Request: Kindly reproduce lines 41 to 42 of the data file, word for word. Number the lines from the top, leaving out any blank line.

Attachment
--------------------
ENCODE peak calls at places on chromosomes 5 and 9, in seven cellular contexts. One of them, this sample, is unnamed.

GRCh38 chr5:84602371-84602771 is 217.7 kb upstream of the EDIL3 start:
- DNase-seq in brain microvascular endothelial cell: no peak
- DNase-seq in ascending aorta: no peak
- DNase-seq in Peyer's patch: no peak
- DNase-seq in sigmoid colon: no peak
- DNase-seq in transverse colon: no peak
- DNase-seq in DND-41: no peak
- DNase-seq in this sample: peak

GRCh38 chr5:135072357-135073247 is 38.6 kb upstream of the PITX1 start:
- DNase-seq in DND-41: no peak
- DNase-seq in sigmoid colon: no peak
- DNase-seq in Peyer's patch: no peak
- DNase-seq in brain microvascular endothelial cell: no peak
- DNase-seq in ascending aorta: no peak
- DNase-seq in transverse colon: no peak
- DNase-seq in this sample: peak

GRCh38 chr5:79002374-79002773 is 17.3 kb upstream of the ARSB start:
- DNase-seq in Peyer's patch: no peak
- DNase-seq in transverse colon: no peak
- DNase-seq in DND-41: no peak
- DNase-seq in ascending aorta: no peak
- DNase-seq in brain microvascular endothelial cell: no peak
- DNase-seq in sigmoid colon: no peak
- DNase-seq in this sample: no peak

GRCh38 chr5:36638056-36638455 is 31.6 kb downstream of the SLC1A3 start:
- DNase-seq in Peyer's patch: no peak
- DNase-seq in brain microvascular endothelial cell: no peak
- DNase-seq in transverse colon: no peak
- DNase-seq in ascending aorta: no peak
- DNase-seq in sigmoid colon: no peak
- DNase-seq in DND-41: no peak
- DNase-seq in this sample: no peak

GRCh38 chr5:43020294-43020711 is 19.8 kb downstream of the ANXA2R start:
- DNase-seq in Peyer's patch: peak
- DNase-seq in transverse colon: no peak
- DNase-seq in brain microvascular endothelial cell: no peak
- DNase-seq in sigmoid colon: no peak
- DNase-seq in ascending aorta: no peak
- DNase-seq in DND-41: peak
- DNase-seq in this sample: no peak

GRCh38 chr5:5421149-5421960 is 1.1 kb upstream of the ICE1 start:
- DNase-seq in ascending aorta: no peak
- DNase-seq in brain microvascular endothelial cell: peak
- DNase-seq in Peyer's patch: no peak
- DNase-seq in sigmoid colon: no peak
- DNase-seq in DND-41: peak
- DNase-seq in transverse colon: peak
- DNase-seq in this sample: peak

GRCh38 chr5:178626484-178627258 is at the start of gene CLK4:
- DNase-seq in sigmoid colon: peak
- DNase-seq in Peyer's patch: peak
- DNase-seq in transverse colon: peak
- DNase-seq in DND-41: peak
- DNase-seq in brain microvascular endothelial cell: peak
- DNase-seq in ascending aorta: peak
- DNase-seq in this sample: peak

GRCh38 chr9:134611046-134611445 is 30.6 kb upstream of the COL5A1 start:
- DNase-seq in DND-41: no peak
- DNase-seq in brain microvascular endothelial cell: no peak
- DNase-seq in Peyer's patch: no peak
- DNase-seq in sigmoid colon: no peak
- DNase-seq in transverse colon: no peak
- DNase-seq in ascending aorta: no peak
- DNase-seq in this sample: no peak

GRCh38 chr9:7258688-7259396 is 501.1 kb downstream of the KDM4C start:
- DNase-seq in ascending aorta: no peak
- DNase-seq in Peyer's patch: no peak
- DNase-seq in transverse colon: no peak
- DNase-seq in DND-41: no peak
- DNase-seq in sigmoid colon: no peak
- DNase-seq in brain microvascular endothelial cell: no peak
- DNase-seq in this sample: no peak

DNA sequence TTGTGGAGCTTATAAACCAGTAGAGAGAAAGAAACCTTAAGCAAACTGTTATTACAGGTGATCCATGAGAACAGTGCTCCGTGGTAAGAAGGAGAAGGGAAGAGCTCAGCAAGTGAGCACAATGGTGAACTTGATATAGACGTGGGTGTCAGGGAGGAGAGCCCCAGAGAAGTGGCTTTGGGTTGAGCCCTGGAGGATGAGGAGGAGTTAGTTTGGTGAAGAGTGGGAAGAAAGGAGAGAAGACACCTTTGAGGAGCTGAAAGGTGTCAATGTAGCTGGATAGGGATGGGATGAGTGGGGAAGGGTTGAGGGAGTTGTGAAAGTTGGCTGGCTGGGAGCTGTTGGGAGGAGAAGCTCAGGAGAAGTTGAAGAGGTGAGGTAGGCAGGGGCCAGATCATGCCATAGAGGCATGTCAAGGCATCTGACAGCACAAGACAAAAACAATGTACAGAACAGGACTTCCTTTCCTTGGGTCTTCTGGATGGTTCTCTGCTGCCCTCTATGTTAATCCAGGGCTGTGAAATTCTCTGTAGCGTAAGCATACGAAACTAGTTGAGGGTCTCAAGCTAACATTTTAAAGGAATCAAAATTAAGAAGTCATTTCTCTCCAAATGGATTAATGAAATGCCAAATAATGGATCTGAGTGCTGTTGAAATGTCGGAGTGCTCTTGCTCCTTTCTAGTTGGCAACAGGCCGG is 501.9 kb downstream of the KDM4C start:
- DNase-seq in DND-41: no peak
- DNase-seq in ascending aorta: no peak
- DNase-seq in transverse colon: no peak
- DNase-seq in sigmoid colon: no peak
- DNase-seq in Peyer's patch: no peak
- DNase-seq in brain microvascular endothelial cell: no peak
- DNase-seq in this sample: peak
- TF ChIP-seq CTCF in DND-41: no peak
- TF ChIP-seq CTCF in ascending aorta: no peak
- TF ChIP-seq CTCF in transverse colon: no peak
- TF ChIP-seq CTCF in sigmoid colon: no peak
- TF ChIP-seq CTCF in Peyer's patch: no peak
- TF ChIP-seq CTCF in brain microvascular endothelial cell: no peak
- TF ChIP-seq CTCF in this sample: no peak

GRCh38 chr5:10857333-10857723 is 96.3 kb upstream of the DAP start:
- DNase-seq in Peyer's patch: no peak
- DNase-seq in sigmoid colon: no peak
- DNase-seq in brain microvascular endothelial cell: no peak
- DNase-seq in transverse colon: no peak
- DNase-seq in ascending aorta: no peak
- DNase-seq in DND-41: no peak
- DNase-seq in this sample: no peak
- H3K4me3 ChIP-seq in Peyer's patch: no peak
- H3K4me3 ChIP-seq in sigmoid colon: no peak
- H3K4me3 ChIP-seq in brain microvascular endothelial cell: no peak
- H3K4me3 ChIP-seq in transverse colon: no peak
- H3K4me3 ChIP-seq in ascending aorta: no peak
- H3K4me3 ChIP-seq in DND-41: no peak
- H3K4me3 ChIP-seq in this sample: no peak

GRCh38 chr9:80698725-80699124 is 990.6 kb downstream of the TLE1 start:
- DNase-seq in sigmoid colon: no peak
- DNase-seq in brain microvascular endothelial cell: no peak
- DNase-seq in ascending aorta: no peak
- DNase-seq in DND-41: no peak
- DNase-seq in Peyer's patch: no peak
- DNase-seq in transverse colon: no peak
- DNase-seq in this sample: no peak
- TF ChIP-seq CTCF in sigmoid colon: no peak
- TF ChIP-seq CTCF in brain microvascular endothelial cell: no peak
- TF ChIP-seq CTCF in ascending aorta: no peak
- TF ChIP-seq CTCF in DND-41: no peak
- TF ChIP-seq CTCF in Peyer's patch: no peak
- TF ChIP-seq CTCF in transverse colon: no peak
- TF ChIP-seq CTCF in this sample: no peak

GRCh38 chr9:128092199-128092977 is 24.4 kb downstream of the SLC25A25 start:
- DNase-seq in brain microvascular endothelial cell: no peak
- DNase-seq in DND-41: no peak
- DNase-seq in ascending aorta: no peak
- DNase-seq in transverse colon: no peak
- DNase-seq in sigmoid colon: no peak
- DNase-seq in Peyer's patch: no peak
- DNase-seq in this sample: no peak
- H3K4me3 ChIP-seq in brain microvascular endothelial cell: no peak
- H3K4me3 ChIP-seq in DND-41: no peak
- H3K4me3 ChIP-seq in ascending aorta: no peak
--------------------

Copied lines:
- DNase-seq in this sample: no peak

GRCh38 chr5:5421149-5421960 is 1.1 kb upstream of the ICE1 start: